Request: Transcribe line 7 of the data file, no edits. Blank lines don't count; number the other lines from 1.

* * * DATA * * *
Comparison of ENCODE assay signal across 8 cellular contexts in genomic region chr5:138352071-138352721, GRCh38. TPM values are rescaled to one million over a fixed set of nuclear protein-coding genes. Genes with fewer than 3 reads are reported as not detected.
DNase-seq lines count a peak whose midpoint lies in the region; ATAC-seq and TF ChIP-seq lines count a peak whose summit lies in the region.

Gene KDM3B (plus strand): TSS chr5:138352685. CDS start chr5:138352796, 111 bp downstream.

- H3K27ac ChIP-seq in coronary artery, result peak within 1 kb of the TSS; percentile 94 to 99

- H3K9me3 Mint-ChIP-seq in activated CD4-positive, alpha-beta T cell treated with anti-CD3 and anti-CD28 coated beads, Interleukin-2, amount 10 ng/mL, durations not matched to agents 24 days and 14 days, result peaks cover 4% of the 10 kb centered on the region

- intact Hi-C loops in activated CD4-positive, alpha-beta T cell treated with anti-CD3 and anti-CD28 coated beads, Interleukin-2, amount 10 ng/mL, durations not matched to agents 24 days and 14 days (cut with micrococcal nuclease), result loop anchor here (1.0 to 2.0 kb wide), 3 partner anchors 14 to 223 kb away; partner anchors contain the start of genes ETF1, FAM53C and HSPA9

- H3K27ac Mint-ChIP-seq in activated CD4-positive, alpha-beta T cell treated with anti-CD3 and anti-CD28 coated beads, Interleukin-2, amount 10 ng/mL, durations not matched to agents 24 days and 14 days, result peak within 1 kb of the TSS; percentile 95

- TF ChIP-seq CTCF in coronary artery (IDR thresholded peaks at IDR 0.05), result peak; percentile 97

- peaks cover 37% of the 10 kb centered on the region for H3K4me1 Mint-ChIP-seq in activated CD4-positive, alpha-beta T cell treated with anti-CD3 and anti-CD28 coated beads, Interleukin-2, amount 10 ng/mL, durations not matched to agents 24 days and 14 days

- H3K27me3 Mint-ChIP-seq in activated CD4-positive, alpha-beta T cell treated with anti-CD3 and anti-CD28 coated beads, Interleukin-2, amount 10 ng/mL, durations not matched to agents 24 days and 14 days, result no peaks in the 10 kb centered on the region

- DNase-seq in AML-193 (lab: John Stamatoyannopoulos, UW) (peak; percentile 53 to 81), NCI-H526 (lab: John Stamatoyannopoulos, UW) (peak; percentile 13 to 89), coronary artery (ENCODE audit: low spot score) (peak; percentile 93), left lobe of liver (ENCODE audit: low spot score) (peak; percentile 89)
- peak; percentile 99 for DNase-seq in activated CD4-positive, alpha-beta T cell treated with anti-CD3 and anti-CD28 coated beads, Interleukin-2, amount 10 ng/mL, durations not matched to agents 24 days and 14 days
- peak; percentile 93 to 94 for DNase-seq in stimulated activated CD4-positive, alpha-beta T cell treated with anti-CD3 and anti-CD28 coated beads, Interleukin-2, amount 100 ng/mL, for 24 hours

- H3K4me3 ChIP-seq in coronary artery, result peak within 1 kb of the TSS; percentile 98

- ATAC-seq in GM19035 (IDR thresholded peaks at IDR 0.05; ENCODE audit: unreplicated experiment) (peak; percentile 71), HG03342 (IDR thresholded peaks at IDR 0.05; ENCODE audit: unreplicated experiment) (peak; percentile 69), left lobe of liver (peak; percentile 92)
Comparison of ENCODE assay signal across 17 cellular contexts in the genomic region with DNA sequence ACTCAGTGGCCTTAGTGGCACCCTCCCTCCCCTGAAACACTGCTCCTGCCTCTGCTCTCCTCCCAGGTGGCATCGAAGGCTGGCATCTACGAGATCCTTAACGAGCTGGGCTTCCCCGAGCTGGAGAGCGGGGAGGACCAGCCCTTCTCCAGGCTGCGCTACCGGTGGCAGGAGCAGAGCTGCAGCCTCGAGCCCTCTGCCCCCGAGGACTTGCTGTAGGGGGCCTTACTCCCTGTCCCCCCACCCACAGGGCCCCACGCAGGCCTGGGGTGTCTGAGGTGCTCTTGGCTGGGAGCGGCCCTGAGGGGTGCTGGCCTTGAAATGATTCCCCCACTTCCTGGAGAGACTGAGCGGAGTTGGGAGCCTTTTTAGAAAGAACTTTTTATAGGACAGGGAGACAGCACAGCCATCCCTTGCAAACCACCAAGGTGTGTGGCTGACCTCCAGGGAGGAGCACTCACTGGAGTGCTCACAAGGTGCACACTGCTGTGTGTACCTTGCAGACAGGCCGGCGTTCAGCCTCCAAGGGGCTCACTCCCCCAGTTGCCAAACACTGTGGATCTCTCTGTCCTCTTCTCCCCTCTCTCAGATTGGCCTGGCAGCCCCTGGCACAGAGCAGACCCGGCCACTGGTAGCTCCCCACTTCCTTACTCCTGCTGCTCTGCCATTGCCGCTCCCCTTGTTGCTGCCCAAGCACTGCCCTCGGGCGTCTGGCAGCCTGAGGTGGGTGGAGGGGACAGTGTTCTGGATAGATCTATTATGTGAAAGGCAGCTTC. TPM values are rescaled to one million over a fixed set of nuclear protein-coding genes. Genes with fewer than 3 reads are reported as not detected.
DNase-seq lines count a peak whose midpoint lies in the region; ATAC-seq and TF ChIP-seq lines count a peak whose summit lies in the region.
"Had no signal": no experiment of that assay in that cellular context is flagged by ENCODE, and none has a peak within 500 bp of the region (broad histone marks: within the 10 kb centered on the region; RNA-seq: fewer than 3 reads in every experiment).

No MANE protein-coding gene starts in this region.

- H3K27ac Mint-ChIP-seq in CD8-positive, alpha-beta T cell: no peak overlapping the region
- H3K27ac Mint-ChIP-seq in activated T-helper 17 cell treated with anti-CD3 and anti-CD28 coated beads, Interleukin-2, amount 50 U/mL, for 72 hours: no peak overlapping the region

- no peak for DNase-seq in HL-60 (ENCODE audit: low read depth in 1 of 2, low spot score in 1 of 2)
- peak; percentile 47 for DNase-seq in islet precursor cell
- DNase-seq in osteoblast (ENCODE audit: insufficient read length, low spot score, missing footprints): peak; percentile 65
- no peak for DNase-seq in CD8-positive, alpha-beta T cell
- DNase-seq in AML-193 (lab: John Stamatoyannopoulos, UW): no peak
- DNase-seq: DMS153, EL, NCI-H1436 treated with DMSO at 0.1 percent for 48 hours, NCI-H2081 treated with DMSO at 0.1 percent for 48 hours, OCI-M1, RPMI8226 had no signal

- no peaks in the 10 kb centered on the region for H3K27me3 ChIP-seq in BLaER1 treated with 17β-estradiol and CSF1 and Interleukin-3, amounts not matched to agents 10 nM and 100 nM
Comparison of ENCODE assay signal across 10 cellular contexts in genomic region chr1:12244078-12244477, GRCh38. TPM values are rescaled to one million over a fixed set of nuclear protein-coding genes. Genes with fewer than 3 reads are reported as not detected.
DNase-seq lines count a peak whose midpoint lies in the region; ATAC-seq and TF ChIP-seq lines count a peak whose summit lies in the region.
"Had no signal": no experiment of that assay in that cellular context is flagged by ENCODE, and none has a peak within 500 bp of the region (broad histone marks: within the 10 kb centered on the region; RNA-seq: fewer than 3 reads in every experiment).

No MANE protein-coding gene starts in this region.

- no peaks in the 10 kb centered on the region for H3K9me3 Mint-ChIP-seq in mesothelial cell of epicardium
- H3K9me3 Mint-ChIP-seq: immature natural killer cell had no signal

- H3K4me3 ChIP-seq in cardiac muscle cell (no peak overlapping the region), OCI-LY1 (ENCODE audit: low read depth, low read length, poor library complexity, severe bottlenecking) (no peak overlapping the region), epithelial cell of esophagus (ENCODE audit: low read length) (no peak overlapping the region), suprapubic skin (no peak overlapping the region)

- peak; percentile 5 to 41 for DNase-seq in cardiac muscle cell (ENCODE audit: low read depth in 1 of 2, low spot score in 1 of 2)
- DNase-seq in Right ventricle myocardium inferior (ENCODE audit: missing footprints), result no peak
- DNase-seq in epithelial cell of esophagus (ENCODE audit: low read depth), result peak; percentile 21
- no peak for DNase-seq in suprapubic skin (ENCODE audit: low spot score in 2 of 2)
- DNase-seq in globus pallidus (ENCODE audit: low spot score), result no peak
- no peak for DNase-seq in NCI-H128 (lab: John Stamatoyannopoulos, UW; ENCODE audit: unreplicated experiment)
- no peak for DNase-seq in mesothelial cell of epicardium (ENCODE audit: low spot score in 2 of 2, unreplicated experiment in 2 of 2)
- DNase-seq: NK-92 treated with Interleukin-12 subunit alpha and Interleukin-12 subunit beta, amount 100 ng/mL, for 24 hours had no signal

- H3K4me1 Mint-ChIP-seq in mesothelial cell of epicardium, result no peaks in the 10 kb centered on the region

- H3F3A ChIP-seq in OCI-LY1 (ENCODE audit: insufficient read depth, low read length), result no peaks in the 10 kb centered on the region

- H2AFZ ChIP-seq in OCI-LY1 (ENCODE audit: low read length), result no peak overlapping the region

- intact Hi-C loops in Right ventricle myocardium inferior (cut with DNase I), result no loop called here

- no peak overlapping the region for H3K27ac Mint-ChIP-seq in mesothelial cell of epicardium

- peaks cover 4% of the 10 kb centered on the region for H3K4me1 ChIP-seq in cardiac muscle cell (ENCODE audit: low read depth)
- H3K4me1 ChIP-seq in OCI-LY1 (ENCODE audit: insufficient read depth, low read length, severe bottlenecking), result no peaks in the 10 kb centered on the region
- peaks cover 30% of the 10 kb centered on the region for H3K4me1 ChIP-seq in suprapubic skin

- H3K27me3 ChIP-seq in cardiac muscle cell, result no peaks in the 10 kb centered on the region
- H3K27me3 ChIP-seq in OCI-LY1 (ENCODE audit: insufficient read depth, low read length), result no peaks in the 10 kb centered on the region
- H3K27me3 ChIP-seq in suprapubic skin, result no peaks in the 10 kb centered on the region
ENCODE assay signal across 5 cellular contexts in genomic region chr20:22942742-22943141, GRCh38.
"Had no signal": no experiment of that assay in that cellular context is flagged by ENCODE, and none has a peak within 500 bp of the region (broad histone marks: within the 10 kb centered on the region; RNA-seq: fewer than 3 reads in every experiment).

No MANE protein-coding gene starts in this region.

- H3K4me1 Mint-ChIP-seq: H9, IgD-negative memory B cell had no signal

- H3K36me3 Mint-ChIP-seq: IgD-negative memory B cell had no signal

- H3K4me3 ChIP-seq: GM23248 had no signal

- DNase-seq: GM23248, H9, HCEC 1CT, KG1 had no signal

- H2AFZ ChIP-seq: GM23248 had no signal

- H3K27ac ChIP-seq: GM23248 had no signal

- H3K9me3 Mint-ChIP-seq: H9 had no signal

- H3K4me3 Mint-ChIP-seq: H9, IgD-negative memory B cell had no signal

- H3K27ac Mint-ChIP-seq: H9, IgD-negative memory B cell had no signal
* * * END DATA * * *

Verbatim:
- H3K27ac Mint-ChIP-seq in activated CD4-positive, alpha-beta T cell treated with anti-CD3 and anti-CD28 coated beads, Interleukin-2, amount 10 ng/mL, durations not matched to agents 24 days and 14 days, result peak within 1 kb of the TSS; percentile 95